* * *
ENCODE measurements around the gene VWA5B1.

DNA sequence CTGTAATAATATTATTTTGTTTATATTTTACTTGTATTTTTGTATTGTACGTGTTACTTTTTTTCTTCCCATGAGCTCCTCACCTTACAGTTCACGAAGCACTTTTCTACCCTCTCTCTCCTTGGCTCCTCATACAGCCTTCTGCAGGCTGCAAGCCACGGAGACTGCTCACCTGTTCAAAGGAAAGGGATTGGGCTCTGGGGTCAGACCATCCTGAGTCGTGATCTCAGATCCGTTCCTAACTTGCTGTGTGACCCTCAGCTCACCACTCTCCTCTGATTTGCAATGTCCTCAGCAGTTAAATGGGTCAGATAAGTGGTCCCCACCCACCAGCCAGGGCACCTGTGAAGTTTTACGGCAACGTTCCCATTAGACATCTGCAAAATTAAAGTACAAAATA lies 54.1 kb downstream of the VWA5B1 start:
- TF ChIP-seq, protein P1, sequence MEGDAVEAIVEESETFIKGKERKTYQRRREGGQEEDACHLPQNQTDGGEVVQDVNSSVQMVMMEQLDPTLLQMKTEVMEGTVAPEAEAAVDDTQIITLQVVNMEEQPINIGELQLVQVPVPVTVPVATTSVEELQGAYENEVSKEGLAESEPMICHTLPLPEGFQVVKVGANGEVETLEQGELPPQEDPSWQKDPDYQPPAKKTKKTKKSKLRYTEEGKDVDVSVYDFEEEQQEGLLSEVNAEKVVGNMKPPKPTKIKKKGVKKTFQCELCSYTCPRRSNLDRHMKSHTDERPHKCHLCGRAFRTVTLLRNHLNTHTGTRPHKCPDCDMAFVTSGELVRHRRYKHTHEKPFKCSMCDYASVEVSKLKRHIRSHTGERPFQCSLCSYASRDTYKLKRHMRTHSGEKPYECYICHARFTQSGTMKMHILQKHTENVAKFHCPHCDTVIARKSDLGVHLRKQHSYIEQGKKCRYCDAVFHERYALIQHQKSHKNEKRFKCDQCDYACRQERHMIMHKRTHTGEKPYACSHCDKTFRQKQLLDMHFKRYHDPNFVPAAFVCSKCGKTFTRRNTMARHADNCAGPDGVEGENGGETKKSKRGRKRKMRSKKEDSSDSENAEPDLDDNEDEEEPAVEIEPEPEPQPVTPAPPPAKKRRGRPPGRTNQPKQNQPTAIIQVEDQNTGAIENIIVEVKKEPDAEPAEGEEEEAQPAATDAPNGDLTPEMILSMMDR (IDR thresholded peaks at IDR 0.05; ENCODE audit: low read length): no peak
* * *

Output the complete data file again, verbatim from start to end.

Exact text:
ENCODE measurements around the gene VWA5B1.

DNA sequence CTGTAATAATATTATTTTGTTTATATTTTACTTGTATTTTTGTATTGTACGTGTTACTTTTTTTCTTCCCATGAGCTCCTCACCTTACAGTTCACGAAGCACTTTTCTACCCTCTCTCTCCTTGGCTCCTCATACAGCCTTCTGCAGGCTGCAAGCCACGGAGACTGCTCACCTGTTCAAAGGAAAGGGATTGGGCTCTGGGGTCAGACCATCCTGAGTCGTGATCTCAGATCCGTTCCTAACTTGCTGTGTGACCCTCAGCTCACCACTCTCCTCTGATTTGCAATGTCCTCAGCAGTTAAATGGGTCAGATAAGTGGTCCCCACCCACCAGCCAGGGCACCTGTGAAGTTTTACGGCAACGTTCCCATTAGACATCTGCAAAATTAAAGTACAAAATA lies 54.1 kb downstream of the VWA5B1 start:
- TF ChIP-seq, protein P1, sequence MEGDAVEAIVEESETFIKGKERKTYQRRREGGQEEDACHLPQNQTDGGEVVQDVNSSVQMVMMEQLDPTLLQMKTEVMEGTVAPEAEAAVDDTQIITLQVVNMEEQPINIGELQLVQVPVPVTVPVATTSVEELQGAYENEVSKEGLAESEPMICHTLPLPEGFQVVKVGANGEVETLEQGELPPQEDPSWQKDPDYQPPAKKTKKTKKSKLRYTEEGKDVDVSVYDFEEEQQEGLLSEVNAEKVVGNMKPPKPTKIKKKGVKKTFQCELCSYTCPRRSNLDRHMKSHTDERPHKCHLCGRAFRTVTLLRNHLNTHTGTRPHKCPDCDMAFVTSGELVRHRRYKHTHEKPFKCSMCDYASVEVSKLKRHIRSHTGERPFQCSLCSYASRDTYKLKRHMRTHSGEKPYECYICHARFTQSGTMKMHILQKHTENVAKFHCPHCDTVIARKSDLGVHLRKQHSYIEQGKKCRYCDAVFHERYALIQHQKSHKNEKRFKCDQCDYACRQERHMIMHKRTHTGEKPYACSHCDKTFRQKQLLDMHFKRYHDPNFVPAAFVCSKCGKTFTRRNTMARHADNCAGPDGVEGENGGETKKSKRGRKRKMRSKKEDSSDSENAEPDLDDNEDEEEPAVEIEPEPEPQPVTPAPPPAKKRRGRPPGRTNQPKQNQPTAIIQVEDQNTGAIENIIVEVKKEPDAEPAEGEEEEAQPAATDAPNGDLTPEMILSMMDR (IDR thresholded peaks at IDR 0.05; ENCODE audit: low read length): no peak